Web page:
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Wesfarmers Catch Now A Basket Case, Speculation It Will Be Sold

Catch founders Gabby Leibovich and Hezi Leibovich pocketed $290M when they sold the online business to Perth retail conglomerate Wesfarmers, now the business is bleeding losses having struggled to make a profit under the management of the big retail group who own Officeworks, Bunnings, Kmart and Target, and are still insisting that the online business will one day “Add to future earnings”.

Now after years of losses, speculation is that the business could be put up for sale or simply closed down.

The Australian newspaper has even speculated that the two brothers who founded the business could do a Kerry Packer who after selling the Nine Network to Alan Bond for $1.05 billion he managed to buy it back three years later for just $250 million.

Wesfarmers CEO Rob Scott has to make a call soon as to whether he is happy for the business to continually bleed losses with the lass for the last six months of 2023 coming in at $41m.

Wesfarmers acquired Catch Group in June 2019 for $230 million in cash.

Catch has always struggled; the biggest turn around came when they moved to copy Amazon and replicate their marketplace offering.

This allowed other online retailers to display products from a multitude of distributors in front of millions of Catch customers in return for a commission on each sale.

The marketplace became Catch’s key growth driver and in the six months to December 2018, gross transaction value (the total value of all sales via its platform) rose 62 per cent to $254 million.

During parts of the COVID online boom Catch was without a CEO. Former CEO Nati Harpaz left in April 2020 and was replaced by American Pete Sauerborn, a career executive who had led Amazon. Om’s marketplace business.

The hire looked good, but it failed to deliver the profit growth despite an increase in sales.

Under Sauerborn’s leadership the business in 2020 reported gross transaction had risen 96 per cent to $610 million, helped along by lockdowns and JobKeeper.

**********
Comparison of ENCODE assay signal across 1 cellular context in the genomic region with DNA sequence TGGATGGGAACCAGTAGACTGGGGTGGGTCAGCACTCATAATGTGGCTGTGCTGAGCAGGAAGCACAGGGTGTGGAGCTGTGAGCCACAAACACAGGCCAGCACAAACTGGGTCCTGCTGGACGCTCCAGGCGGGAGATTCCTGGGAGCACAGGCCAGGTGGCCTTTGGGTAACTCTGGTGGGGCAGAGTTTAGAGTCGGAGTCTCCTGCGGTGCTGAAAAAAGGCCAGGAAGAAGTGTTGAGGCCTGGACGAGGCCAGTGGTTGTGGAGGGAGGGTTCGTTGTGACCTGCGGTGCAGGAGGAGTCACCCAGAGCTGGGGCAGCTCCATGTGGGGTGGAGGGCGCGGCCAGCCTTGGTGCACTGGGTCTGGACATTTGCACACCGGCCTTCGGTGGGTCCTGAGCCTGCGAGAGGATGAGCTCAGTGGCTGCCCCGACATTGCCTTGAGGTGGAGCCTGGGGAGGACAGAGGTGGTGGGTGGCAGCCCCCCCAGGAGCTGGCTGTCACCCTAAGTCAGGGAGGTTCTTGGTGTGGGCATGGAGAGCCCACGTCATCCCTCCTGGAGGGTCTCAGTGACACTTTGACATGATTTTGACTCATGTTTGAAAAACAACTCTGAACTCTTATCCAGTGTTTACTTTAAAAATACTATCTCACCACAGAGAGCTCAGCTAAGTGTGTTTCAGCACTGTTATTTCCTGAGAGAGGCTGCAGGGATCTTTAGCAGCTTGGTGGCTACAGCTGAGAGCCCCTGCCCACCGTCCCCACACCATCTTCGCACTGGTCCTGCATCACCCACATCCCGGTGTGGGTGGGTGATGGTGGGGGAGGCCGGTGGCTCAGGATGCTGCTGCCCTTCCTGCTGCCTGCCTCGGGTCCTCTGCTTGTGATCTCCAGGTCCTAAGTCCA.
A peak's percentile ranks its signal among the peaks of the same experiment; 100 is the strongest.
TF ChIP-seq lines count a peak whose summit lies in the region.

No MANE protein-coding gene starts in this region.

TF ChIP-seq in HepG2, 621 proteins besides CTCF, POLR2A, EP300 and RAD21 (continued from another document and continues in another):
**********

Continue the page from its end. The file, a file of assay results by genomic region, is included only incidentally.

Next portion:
Analysts lifted their valuation of Catch to $2 billion, up almost 10 times in only two years and worth more than Kogan.

Sauerborn called it “a great strategic acquisition for Wesfarmers”.

What became an issue was Sauerborn had turned a $17 million profit into a $15 million loss, despite the huge COVID-19 tailwind.

From there, things got worse, and Catch’s performance deteriorated sharply, despite repeated lockdowns in big Australian cities.

A year later, from July to December 2021, total transaction value was stagnant, revenue actually fell, and losses almost tripled to $44 million.

Now Four years on there’s rumour among analysts that Wesfarmers could be reassessing the future for the business and that a sale could be on the cards.

The Australian claims that Scott is known for his pragmatic and hard-nosed approach to deals that have not worked out for the company, swiftly backing out of the Bunnings UK expansion plans after it became clear that the business was not going to plan.

But the challenge for Wesfarmers with Catch is that it’s already been integrated into the company’s online retail business, so how does it unscramble the egg?

Then there is the issue of who wants to buy a lame online site in a market when retail sales are tanking.

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